I: CORPOREAL INCOHERENCE

In the final pages of his chapter on “The free spirit” in Beyond Good and Evil, Nietzsche returns to the question of the unconscious processes which precede thought, writing that we possess “front and back souls whose ultimate aim is clear to nobody, with fore- and backgrounds that no foot can fully traverse” (BGE §44). Elsewhere, he rebukes those who place the conscious mind at the centre of human life, declaring that “‘inner experience’ enters consciousness only after it has found a language which the individual understands” (WTP §479). But what is the nature of this “back soul” which never ceases to send its inscrutable messages into the mind’s foreground to occupy our attention? In short, Nietzsche characterises it not as a single hidden depth of the soul, but as a multiplicitous chaos of psychic drives, physical processes, and the endless “noise and battle with which our underworld of serviceable organs work with and against each other” (GOM II.1). The human organism is in a constant tumult, with the conscious mind comprising only one component afloat in an unseen war for dominance among the various unconscious forces of the body.

Although Nietzsche states that the “organism runs along oligarchic lines,” with the conscious intellect exercising a sovereignty over its constituent parts, it is a stewardship fraught with dangers of revolt from below (GOM II.1). In contrast to the privileged position of the conscious mind, “the body provide[s] Nietzsche with a completely different perspective, namely, the perspective of active forces which (as organic and therefore subordinate functions) express […] a will to break with this servitude” (Klossowski 1997, 24). Nietzsche’s “back soul” is thus best understood not as a hidden double to conscious life, but the very place from which the mental foreground springs, and which constantly threatens to throw the order of consciousness back into the bodily flux.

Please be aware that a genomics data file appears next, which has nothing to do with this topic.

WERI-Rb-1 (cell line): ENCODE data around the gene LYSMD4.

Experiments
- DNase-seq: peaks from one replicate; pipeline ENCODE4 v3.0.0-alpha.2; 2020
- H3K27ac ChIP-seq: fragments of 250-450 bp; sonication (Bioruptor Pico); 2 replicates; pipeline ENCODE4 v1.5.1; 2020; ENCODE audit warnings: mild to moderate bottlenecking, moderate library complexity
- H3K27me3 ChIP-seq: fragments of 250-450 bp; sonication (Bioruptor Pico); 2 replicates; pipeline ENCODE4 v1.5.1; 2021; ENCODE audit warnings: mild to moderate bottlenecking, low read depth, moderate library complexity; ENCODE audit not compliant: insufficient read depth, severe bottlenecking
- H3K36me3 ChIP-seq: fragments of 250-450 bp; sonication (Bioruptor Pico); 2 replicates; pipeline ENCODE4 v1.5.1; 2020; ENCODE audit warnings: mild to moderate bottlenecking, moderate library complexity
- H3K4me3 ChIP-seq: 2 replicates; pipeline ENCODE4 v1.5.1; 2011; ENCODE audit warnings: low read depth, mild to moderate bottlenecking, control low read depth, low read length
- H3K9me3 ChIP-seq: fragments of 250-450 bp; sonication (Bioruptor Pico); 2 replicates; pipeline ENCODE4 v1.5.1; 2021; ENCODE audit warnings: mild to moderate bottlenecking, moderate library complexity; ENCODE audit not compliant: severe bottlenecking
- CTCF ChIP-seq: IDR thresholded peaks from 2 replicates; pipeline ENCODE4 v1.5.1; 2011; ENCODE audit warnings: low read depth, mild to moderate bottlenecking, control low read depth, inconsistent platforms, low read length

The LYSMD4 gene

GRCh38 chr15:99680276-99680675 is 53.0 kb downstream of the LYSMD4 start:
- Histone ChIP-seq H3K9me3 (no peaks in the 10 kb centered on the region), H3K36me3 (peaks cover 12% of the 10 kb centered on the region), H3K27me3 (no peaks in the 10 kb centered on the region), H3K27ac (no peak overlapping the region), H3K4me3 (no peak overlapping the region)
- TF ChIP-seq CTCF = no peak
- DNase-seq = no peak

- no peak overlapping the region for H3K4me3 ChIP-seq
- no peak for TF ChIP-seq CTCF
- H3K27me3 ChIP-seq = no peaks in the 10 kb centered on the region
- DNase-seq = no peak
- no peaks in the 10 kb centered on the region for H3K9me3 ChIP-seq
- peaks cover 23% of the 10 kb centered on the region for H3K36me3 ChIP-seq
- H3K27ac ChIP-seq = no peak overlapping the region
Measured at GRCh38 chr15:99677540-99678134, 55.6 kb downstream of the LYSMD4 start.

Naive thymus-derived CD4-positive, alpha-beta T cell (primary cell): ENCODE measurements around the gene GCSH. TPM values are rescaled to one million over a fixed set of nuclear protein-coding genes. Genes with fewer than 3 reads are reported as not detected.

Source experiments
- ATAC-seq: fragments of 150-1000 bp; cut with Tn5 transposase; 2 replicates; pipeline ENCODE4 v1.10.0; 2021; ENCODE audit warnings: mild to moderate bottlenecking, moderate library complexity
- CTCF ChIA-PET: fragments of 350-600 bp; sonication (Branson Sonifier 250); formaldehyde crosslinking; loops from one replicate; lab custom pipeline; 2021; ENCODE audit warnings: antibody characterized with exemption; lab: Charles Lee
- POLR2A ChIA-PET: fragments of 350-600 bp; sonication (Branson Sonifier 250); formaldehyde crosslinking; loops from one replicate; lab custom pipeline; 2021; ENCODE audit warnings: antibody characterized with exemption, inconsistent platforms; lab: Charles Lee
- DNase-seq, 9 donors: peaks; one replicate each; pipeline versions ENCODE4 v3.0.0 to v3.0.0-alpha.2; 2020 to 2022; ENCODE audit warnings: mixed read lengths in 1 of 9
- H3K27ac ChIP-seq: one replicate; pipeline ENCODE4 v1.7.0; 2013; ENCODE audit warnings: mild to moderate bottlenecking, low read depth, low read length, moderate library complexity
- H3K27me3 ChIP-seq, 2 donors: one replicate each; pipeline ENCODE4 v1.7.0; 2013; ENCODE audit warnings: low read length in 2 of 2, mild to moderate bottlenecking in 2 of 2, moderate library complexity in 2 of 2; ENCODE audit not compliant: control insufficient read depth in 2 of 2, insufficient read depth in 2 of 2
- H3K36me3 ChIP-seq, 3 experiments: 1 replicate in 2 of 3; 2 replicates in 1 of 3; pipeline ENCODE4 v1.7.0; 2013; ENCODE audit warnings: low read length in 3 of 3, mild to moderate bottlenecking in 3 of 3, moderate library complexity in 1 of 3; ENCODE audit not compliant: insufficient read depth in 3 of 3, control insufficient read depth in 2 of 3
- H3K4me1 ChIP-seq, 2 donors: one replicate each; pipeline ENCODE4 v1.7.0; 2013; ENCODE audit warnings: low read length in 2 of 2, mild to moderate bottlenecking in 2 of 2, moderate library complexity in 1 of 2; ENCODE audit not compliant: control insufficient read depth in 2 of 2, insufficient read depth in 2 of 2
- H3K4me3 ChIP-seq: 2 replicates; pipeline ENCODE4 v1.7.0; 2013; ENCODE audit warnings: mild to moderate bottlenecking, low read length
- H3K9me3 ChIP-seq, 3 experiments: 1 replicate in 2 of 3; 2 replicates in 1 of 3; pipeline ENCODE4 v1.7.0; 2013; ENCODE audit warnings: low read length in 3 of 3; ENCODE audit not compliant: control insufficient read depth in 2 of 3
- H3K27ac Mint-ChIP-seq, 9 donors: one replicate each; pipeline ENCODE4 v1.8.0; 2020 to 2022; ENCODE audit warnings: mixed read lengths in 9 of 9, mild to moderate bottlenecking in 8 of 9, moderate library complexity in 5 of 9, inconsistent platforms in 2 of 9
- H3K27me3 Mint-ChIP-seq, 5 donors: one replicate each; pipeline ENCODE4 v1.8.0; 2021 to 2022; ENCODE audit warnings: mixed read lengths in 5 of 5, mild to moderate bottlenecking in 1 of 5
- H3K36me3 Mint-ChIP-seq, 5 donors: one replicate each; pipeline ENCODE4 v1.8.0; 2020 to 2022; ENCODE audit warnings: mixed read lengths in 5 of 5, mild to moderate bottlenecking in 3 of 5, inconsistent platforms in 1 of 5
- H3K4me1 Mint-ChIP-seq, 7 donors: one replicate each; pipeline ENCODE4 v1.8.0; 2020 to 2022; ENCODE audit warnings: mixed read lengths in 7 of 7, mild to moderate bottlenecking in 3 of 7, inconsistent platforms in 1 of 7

Mobility, restlessness, capriciousness, inconstancy, and the potential displacement of rational order by bodily revolt: with each of these qualities in mind I wish to argue that Nietzsche’s account of bodily consciousness replicates the qualities most associated with the hysterical body. Hysteria, once spuriously defined as the migration of the womb about the body of the afflicted, was in Nietzsche’s time not so much redefined as its association with the “mobility of women’s bodies and spirits” was “deliteralized [and] conceptually refined” to denote any upheaval of social or bodily order, convulsion of reason, or chaos of the senses which could not be assimilated to the order of the day (Beizer 1994, 58). Even as medical developments meant that hysteria had less and less to do with its uterine namesake, it brought with it all the connotations of a feminine mind at the mercy of an insubordinate body.